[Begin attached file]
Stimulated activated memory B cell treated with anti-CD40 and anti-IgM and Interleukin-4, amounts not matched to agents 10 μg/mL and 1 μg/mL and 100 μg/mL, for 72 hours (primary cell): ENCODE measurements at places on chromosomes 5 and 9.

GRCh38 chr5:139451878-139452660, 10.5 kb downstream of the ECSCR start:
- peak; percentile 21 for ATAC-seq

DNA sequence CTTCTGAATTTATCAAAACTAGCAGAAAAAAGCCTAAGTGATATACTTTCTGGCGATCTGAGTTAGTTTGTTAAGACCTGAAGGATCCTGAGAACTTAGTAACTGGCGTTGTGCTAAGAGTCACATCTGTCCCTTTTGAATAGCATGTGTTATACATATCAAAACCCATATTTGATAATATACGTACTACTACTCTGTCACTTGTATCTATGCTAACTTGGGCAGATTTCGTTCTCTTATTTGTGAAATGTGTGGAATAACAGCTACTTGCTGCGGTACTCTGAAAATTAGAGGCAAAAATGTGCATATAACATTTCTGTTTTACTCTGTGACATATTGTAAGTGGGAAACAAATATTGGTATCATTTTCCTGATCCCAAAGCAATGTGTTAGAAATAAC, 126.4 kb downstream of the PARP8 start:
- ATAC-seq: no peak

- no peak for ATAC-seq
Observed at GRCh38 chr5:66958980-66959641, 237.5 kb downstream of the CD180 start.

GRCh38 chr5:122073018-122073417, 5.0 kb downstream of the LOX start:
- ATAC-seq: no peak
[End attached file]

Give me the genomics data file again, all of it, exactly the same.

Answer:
Stimulated activated memory B cell treated with anti-CD40 and anti-IgM and Interleukin-4, amounts not matched to agents 10 μg/mL and 1 μg/mL and 100 μg/mL, for 72 hours (primary cell): ENCODE measurements at places on chromosomes 5 and 9.

GRCh38 chr5:139451878-139452660, 10.5 kb downstream of the ECSCR start:
- peak; percentile 21 for ATAC-seq

DNA sequence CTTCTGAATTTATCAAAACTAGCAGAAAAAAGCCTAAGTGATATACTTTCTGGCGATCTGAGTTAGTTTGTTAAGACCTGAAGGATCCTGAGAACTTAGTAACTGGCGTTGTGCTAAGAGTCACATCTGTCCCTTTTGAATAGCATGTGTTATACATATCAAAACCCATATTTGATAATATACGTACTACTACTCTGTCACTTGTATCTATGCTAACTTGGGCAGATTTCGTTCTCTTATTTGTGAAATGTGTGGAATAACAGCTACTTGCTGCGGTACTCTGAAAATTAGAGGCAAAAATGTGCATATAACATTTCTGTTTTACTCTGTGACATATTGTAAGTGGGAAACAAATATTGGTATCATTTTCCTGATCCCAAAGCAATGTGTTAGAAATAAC, 126.4 kb downstream of the PARP8 start:
- ATAC-seq: no peak

- no peak for ATAC-seq
Observed at GRCh38 chr5:66958980-66959641, 237.5 kb downstream of the CD180 start.

GRCh38 chr5:122073018-122073417, 5.0 kb downstream of the LOX start:
- ATAC-seq: no peak